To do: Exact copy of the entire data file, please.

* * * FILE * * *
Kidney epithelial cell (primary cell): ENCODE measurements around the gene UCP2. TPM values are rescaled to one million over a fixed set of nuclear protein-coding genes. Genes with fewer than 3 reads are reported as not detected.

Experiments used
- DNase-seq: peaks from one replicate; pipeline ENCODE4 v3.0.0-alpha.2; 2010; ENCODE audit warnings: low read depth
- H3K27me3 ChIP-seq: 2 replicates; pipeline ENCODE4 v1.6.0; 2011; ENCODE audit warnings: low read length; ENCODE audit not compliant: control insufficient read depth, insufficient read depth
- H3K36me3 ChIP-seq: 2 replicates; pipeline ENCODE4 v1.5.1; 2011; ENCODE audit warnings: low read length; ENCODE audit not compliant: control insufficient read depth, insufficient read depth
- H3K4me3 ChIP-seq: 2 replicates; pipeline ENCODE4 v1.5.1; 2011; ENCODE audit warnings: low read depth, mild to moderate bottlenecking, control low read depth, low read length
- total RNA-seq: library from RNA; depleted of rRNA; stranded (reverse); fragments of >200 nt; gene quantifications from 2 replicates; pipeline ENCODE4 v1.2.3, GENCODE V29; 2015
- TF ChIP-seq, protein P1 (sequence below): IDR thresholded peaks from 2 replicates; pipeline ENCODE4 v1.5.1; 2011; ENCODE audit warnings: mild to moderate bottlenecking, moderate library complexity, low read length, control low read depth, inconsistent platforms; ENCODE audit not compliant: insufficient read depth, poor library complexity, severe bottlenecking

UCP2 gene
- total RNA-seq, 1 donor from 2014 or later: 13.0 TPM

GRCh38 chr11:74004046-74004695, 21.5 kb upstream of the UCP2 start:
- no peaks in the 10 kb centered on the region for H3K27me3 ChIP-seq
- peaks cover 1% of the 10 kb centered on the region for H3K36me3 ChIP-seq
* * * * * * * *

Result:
Kidney epithelial cell (primary cell): ENCODE measurements around the gene UCP2. TPM values are rescaled to one million over a fixed set of nuclear protein-coding genes. Genes with fewer than 3 reads are reported as not detected.

Experiments used
- DNase-seq: peaks from one replicate; pipeline ENCODE4 v3.0.0-alpha.2; 2010; ENCODE audit warnings: low read depth
- H3K27me3 ChIP-seq: 2 replicates; pipeline ENCODE4 v1.6.0; 2011; ENCODE audit warnings: low read length; ENCODE audit not compliant: control insufficient read depth, insufficient read depth
- H3K36me3 ChIP-seq: 2 replicates; pipeline ENCODE4 v1.5.1; 2011; ENCODE audit warnings: low read length; ENCODE audit not compliant: control insufficient read depth, insufficient read depth
- H3K4me3 ChIP-seq: 2 replicates; pipeline ENCODE4 v1.5.1; 2011; ENCODE audit warnings: low read depth, mild to moderate bottlenecking, control low read depth, low read length
- total RNA-seq: library from RNA; depleted of rRNA; stranded (reverse); fragments of >200 nt; gene quantifications from 2 replicates; pipeline ENCODE4 v1.2.3, GENCODE V29; 2015
- TF ChIP-seq, protein P1 (sequence below): IDR thresholded peaks from 2 replicates; pipeline ENCODE4 v1.5.1; 2011; ENCODE audit warnings: mild to moderate bottlenecking, moderate library complexity, low read length, control low read depth, inconsistent platforms; ENCODE audit not compliant: insufficient read depth, poor library complexity, severe bottlenecking

UCP2 gene
- total RNA-seq, 1 donor from 2014 or later: 13.0 TPM

GRCh38 chr11:74004046-74004695, 21.5 kb upstream of the UCP2 start:
- no peaks in the 10 kb centered on the region for H3K27me3 ChIP-seq
- peaks cover 1% of the 10 kb centered on the region for H3K36me3 ChIP-seq